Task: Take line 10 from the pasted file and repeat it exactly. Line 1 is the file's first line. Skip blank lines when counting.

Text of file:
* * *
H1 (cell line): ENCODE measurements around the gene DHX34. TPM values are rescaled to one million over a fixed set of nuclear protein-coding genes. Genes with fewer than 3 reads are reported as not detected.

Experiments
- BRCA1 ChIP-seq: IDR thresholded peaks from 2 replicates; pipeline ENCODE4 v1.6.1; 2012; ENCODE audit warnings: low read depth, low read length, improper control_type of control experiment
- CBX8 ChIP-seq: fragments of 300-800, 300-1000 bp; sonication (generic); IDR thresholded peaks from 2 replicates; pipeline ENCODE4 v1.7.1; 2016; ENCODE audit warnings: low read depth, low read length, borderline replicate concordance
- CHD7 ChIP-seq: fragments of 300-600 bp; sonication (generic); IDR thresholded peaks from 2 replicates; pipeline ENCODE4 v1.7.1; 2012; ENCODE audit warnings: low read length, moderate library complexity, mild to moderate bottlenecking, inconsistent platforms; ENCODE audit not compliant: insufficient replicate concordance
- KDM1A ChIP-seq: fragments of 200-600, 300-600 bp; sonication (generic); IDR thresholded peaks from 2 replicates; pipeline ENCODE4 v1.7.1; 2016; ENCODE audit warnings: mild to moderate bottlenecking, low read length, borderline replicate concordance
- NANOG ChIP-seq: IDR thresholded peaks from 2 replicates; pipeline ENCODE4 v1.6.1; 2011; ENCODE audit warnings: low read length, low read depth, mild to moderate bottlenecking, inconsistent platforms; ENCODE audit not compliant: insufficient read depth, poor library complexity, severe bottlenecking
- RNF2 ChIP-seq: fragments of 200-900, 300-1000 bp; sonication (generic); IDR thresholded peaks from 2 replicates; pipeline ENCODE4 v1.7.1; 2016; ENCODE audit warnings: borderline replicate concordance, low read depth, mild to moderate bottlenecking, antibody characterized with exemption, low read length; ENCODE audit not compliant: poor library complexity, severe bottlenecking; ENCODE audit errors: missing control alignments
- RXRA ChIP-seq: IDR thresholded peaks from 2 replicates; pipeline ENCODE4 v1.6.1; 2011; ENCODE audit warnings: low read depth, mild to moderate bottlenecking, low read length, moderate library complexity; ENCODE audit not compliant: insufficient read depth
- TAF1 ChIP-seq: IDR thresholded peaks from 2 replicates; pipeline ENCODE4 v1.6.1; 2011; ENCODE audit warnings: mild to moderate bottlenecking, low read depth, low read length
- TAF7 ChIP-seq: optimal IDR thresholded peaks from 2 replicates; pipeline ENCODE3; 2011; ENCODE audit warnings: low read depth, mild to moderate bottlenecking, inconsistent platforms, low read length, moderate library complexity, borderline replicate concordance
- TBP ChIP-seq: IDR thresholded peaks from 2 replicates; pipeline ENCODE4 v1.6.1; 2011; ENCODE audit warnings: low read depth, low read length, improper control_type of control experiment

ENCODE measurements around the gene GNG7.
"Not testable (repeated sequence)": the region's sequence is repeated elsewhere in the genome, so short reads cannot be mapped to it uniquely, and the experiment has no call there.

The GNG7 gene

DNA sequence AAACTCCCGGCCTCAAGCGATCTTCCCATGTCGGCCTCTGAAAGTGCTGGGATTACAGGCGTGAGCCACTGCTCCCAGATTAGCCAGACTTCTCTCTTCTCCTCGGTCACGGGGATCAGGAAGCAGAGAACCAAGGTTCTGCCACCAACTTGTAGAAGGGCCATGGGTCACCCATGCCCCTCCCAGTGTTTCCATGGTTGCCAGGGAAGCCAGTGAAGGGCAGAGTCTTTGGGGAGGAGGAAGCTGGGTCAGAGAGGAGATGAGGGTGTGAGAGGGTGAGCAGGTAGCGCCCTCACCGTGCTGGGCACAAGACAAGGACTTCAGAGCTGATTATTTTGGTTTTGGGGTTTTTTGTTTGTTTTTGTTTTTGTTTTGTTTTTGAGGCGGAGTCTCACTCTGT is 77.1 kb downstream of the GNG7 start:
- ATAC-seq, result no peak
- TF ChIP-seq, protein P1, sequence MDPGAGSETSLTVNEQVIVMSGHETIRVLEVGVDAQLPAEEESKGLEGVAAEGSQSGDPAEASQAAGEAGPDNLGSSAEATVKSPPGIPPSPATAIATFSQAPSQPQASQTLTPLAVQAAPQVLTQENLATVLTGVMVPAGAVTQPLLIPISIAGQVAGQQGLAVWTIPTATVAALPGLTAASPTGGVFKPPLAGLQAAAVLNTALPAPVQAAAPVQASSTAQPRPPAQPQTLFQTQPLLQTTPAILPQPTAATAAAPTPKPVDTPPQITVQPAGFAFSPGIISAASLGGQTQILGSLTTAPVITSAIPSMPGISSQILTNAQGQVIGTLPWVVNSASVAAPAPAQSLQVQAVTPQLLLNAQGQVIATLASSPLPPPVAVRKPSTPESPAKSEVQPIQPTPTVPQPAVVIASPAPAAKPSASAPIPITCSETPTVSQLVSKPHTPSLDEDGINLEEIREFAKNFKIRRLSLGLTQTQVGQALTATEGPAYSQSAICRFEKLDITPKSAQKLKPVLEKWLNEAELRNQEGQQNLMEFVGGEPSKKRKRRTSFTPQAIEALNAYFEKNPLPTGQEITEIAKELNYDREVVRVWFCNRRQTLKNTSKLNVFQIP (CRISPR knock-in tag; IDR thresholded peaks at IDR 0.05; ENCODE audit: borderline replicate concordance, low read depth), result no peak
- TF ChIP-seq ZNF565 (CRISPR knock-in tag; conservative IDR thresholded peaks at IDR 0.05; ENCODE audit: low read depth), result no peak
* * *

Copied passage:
- TAF1 ChIP-seq: IDR thresholded peaks from 2 replicates; pipeline ENCODE4 v1.6.1; 2011; ENCODE audit warnings: mild to moderate bottlenecking, low read depth, low read length